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Strickland Makes His Chance With Rays An Adventure

Rays pitcher Hunter Strickland

2020 was a rough season for relief pitcher Hunter Strickland, as he made just four appearances for the New York Mets, finishing the year 0-1 with an earned run overage of 8.10.  But that didn’t stop the Tampa Bay Rays from reaching out to him, and offering him a chance to come to the defending American League Champions on a minor-league deal.

“We’ve have talked about him for multiple seasons,” Rays manager Kevin Cash said.  “He was a guy that we talked heavily about when he was with the Giants, that we really liked.”

And the 32-year-old knew coming to Tampa Bay would be good for him to have a chance of competing for a shot of returning to the postseason.

“I talked to a couple of different people that have played here,” Strickland said Saturday.  “I’ve heard a lot of good things about it collectively.  Obvious the track record top to bottom here speaks for itself.”

And you know Strickland is serious about wanting to make the team, as Cash spilled the secret that the reliever wasn’t living in a rented house or condo, but instead in a RV park in a trailer.  It’s a decision made for simplicity.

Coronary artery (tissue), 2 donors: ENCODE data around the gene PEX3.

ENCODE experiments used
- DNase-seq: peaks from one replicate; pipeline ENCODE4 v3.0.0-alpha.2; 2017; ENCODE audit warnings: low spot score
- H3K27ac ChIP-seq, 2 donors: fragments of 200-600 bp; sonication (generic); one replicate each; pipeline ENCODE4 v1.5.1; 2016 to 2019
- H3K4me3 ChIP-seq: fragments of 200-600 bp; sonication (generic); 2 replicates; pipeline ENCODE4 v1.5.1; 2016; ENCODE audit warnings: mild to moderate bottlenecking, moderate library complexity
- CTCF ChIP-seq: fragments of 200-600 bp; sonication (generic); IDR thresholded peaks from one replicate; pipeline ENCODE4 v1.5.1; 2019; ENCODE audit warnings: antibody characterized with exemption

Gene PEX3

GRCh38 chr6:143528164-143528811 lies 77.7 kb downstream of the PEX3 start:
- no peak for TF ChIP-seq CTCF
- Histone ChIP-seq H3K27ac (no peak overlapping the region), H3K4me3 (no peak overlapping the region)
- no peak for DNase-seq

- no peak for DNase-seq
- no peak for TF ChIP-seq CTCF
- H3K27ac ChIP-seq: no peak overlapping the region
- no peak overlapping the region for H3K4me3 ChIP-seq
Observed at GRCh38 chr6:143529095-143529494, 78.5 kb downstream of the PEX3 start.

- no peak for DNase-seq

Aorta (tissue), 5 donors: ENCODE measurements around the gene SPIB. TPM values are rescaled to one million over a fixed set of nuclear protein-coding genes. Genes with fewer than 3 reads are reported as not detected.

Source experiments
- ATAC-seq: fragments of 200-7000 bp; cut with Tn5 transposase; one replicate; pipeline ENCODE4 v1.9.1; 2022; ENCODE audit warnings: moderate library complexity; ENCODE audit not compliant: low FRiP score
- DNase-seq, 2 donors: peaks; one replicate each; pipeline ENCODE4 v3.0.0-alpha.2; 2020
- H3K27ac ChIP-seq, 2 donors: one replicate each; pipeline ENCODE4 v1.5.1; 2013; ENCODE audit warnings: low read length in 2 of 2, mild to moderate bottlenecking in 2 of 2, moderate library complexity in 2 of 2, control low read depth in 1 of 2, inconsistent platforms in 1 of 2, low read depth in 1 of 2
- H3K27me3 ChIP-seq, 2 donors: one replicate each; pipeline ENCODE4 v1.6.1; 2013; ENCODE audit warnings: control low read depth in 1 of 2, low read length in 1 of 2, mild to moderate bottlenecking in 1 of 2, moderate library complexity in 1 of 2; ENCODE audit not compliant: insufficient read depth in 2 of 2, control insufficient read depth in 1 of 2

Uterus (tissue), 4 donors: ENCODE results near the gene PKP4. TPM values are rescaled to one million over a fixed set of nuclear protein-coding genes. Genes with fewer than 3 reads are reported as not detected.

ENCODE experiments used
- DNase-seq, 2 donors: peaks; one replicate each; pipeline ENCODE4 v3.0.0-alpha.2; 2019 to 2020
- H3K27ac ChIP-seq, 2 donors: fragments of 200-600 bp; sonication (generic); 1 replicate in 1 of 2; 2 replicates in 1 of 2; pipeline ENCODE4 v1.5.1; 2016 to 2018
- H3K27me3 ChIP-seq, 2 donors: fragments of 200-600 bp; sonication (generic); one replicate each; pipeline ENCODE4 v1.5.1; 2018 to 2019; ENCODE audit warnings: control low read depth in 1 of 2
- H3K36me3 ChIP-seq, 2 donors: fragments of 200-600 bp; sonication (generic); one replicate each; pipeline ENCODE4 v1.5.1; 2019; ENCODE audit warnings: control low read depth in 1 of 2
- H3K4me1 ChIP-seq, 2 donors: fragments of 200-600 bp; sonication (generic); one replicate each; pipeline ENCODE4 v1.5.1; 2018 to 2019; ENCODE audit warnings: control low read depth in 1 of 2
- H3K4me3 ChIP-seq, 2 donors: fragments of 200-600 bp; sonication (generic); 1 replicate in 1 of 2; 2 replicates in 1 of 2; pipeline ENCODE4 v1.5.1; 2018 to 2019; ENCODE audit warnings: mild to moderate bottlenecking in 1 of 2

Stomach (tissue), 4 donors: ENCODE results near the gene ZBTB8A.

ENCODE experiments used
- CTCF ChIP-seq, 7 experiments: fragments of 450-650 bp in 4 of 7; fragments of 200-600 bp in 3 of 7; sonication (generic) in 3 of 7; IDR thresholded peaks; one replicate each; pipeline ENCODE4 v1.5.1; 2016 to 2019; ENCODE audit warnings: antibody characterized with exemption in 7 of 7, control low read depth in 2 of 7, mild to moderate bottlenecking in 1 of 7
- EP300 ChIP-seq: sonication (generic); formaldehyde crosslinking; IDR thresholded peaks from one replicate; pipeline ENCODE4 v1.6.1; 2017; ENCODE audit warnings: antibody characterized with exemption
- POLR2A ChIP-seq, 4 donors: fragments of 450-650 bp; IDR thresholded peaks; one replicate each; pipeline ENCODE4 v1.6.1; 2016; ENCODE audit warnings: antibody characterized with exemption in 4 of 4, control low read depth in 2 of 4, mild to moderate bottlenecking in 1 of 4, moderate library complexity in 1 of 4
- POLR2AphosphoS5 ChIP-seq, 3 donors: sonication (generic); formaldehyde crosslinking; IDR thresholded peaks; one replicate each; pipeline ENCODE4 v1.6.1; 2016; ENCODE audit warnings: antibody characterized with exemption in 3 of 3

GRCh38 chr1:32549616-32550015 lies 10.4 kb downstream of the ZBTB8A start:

“It’s just me here right now.  My wife and kids are coming down on the 27th,” he said. “I got a 28-foot bumper-pull camper, and I’m just staying at local RV park, and enjoying it.  No complaints on my part.”

But Strickland did say that his family will be staying with him in the trailer for a taste of the simple life.

“I got a chair, I got bunch of kids toys for when they here, I got a little propane grill, and I got a bed,” Strickland laughed.  “All the essentials.”

Written By

Steve Carney is the founder and publisher of St. Pete Nine. One of the people most associated with baseball coverage in Tampa Bay, he spent 13 seasons covering the Rays for flagship radio station WDAE, first as producer of Rays Radio broadcasts, then as beat reporter beginning in 2011. He likes new analytics and aged bourbon, and is the owner of one of the ugliest knuckleballs ever witnessed by baseball scouts.

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